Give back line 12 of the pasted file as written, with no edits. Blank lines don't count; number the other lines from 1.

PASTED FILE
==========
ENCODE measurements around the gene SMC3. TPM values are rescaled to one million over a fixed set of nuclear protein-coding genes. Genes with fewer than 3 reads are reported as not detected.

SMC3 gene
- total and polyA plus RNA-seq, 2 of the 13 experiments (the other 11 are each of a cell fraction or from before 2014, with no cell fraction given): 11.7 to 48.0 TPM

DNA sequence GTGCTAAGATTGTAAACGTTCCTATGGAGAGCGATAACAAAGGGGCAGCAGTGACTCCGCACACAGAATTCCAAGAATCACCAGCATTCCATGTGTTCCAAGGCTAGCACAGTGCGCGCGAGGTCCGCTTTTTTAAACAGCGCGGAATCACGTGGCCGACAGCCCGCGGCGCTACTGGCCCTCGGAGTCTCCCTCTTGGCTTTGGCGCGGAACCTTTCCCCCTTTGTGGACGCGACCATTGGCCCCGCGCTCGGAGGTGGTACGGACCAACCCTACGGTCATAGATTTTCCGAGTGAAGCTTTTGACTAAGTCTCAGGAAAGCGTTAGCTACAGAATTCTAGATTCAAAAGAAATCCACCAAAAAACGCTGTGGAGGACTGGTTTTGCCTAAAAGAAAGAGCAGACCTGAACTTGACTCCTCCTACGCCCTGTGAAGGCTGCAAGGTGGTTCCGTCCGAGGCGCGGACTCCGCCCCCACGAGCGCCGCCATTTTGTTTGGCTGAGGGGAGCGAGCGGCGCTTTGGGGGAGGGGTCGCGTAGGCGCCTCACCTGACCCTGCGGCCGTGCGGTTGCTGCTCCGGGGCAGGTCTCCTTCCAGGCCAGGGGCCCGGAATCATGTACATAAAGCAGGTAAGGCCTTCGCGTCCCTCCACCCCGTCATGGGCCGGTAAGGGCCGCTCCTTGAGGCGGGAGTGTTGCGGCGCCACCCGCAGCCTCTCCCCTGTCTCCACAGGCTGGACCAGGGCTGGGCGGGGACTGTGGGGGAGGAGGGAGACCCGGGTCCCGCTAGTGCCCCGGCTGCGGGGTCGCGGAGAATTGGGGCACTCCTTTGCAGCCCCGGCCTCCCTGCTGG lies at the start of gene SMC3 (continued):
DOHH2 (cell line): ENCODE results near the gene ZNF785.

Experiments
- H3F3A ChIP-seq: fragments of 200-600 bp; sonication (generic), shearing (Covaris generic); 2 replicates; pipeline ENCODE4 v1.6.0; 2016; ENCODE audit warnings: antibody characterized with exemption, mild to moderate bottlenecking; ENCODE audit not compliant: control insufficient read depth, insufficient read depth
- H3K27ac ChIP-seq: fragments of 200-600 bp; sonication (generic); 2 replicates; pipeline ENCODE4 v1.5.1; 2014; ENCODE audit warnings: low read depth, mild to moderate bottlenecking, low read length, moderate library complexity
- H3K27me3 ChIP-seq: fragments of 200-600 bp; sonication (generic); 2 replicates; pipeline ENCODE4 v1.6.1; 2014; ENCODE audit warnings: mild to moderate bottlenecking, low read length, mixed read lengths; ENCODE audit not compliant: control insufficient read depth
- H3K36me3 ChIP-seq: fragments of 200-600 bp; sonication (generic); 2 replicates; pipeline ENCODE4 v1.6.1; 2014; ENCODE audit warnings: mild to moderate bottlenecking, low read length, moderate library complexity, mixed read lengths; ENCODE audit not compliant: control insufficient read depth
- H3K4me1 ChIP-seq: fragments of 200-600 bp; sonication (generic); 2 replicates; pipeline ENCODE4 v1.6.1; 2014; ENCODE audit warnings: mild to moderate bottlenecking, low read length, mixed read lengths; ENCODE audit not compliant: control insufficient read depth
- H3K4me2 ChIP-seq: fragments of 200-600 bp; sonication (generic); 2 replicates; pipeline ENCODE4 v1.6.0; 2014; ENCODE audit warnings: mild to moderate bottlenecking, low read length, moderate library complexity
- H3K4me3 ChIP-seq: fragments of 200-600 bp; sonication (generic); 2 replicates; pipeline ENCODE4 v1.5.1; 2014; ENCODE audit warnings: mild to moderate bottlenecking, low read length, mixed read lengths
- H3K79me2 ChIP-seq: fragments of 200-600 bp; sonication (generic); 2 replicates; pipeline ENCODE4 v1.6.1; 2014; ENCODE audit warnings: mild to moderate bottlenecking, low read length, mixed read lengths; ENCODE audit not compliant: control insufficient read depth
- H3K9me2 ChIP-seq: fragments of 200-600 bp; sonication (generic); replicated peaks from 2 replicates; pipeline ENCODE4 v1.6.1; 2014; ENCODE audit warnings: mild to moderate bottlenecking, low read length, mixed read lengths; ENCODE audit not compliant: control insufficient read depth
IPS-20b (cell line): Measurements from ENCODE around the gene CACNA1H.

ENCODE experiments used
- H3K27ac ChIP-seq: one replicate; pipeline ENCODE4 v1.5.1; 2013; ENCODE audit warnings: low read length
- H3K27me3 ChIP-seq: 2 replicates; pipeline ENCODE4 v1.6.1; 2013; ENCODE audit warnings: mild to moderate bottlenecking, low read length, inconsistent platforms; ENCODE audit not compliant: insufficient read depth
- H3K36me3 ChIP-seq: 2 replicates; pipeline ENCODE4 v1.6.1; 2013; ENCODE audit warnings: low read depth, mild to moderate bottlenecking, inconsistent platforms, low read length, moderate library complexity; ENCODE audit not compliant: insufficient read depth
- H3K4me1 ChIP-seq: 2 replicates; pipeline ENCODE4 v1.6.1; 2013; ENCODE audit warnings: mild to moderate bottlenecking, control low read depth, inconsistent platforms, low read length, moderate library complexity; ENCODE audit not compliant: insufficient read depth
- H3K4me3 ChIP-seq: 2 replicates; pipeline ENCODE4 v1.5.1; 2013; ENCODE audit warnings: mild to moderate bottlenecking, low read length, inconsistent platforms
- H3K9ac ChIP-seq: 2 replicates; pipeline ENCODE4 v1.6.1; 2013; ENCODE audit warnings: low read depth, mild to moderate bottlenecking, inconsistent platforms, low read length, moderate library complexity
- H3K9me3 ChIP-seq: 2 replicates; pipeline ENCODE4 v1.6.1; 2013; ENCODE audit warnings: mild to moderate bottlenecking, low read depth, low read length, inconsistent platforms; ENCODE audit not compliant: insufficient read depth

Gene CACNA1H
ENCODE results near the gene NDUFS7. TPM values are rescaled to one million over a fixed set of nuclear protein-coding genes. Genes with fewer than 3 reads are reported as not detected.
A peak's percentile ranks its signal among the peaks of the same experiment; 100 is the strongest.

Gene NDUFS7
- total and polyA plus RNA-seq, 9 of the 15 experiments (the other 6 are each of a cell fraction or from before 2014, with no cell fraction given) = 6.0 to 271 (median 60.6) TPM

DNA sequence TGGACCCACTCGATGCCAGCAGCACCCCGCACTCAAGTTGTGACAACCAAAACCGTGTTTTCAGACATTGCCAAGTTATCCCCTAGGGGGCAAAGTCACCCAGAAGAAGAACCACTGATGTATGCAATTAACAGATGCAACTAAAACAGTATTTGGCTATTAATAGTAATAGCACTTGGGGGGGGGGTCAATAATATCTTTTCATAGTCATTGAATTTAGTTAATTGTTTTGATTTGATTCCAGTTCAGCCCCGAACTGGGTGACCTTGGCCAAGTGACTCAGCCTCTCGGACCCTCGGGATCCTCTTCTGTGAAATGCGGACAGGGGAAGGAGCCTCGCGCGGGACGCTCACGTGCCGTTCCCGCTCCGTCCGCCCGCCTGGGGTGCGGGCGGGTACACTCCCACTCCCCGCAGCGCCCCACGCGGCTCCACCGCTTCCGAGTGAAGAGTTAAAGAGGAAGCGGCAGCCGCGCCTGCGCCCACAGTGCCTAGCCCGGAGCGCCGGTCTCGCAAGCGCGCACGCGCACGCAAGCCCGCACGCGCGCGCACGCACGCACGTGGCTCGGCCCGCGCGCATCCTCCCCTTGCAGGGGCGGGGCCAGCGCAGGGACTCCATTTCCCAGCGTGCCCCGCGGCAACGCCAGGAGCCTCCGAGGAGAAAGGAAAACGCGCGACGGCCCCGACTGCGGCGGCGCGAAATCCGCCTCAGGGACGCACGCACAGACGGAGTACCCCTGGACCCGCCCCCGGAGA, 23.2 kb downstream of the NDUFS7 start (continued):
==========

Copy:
- H3K4me2 ChIP-seq: fragments of 200-600 bp; sonication (generic); 2 replicates; pipeline ENCODE4 v1.6.0; 2014; ENCODE audit warnings: mild to moderate bottlenecking, low read length, moderate library complexity